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To Guarantee a Successful Year-Start at the End! August 18, 2017 07:17

It’s a new school year and an opportunity for students to get a fresh start. Now is the time to decide what they want to accomplish this year. 

The best way to have a good year is to start at the end. This may sound odd, but I am a firm believer in creating a clear picture of what one wants to accomplish and the specific reasons as to why. 

I ask students to write what they would like to see on their report cards at the end of the semester. Some of the comments might be, “Susan was an active participant in the class,” or “Jane never gave up and when things got hard, she eagerly asked for support.” I focus on the behaviors they might exhibit rather than on grades.

If students initially focus on the grade, I ask them to define the behaviors or actions to demonstrate in order to achieve the desired grade. It is helpful to coach students with some of the following statements:

To get an “A” I will need to:

  1. Listen intently in class.
  2. Pay attention to what the teacher writes on the board.
  3. Remember to ask for material I miss when I am ill or out of class.
  4. Preview chapters and form questions about what I think I will learn.
  5. Read the questions first on all assignments before reading the material and before the concept is being taught. This will allow me to focus better on the things I need to learn.
  6. Read written work aloud several times to both proofread and check that it makes sense.
  7. Ask for clarification to be sure I understand the teacher’s instructions. 
  8. Make note cards to use for studying and review material regularly.
  9. Ask questions when I am unsure of what the teacher is explaining.
  10. Pay attention to homework assignments when I enter the classroom, so I know what I am expected to complete after school. Plan to get started during recess, if I have a lot to do after school. 
  11. Pre-read homework assignments to see what I do not know and ask questions before I leave class. 
  12. Do nightly homework and turn on time.
  13. Check over graded work and find out why I missed problems.
  14. Have someone quiz me before tests, so I am sure I understand the material.
  15. Use only positive comments when thinking or speaking about my abilities.
  16. When I do not do as well as I expect, I immediately make an appointment with the teacher to ask for strategies to improve. 
  17. Write reasons I made mistakes on my corrected work.
  18. Review all tests for information to check to see if there were possibly errors in correction and to find out what I didn’t know.
  19. {Made a separate item.} When studying for a semester or year exam, I will make sure to determine the correct answers and make note cards for review.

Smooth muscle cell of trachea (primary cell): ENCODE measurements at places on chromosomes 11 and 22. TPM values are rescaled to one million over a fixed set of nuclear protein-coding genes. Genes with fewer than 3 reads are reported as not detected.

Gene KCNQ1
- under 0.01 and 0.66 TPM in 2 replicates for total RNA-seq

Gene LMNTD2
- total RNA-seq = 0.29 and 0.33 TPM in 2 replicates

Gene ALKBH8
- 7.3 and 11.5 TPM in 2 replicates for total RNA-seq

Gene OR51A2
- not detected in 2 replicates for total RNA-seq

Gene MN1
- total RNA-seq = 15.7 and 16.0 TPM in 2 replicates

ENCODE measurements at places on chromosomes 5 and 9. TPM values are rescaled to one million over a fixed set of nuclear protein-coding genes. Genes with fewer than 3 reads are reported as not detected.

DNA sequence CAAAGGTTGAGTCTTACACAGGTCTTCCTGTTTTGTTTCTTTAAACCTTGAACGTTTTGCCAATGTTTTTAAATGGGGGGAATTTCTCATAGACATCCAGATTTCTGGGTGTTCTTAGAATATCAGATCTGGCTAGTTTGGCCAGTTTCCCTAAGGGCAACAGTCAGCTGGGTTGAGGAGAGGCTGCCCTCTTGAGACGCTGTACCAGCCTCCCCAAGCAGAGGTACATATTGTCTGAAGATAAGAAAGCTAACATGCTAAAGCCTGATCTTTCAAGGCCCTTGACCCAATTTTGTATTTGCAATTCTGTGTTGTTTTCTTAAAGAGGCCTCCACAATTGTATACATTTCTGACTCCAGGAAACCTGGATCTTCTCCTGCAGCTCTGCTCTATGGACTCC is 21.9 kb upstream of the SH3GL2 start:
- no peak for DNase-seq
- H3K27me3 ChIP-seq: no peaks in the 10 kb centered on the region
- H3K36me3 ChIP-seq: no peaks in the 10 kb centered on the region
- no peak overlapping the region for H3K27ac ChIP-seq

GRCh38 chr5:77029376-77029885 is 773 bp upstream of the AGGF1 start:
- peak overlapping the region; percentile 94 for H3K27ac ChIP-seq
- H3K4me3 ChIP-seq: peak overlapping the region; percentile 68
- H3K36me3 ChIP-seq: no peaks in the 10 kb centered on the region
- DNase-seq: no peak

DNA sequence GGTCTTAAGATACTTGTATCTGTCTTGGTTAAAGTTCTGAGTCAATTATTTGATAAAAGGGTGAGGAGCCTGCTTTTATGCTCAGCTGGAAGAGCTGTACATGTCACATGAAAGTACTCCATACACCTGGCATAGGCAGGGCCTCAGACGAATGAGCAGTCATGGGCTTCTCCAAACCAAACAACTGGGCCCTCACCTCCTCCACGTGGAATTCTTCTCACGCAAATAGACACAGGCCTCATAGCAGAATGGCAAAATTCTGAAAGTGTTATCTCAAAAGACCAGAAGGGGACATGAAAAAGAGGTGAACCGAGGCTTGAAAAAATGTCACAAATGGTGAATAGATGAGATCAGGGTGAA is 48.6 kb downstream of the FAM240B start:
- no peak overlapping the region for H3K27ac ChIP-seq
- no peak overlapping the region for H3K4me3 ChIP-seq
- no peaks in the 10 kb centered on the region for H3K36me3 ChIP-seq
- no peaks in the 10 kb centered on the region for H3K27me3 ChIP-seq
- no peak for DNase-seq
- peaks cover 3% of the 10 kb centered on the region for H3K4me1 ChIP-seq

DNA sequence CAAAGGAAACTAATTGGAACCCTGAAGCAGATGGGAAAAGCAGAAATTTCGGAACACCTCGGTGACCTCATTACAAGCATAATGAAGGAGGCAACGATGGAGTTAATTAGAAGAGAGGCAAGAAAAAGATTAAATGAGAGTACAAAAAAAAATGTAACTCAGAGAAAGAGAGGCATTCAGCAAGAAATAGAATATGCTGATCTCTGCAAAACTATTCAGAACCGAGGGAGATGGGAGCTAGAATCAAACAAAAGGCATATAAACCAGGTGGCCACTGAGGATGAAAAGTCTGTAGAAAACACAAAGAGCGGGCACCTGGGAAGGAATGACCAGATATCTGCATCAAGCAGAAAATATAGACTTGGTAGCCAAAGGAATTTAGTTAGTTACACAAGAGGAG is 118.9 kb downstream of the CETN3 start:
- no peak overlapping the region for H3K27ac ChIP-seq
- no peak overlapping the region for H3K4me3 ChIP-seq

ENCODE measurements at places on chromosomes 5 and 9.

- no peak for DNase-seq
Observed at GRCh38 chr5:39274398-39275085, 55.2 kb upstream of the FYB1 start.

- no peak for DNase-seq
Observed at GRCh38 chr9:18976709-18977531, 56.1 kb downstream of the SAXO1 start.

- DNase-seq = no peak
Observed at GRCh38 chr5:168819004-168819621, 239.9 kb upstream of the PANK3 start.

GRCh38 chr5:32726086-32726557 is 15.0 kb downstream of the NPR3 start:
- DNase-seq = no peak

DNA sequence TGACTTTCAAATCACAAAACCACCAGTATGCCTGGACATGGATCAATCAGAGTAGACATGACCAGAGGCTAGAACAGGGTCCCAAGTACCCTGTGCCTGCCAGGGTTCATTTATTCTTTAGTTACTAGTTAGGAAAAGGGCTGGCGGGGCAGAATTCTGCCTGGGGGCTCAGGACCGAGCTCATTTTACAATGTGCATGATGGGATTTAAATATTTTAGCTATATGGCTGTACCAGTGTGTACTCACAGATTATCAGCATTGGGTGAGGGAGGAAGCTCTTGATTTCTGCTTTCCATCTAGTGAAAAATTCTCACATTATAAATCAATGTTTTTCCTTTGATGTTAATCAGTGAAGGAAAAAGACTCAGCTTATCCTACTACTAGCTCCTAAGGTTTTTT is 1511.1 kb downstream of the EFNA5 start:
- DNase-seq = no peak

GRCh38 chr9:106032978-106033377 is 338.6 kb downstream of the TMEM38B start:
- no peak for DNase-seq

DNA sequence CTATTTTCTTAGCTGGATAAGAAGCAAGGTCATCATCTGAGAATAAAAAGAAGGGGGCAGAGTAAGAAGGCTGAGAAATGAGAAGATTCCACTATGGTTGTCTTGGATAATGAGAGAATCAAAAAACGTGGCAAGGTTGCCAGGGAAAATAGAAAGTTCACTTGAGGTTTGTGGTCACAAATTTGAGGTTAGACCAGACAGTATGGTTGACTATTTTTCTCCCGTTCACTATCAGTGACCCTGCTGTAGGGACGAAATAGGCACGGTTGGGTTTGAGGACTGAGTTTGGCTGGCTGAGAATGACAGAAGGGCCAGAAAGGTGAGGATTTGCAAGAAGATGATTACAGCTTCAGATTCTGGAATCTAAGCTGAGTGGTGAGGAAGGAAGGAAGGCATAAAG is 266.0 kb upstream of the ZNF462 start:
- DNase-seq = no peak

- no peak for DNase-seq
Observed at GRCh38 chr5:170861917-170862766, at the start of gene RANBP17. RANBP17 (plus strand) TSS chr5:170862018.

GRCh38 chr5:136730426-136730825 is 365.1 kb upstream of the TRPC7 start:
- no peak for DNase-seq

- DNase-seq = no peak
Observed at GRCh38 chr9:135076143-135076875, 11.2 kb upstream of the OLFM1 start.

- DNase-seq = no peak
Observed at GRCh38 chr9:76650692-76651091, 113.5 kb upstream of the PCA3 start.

20. Use the teacher’s office hours to discuss my progress.
  21. Keep a running record of my grades so I know where I stand at all times. 

I ask students to visualize themselves opening their report card at the end of the semester and reading all the wonderful comments and seeing the desired grades. I want them to tap into the wonderful feeling they get when they achieve what they have planned. Tapping into that feeling is a crucial step towards insuring they stay on task. 

Then they are to type up a copy of their goals to review each morning when they are brushing their teeth. It can be posted on the bathroom mirror as a constant reminder of the things they need to do daily to achieve their goals. 

All students can benefit from using the list provided above, however, high school and college students often have to take classes they don’t want to take to meet a school requirement. There has to be a reward in it for them in order to create the desire to make it through the class. I ask them to list three reasons they are taking the class and three ways it benefits them.

Examples:

I am taking counseling in order to get a clearer picture of what I want to do for a career. Then I will know what classes to take, and understand the way I learn, and school will be easier for me.

I am taking photography to learn new skills because I love taking pictures. It will give me personal satisfaction, and I can learn about career options related to photography. 

I am taking anthropology because I need to improve my grade, and taking it again give me a better chance of getting into a four-year college.

It will also allow me to try out my new study strategies, because I think they will help to improve my grade.

With an image of the end of the semester clearly in their minds, students will find it much easier to achieve their goals. 


Cure For Hissy Fits Over Homework October 02, 2016 08:32

"When people feel that they have no control over their situation, they may also begin to behave in a helpless manner. This inaction can lead people to overlook opportunities for relief or change." Theory on Learned Helplessness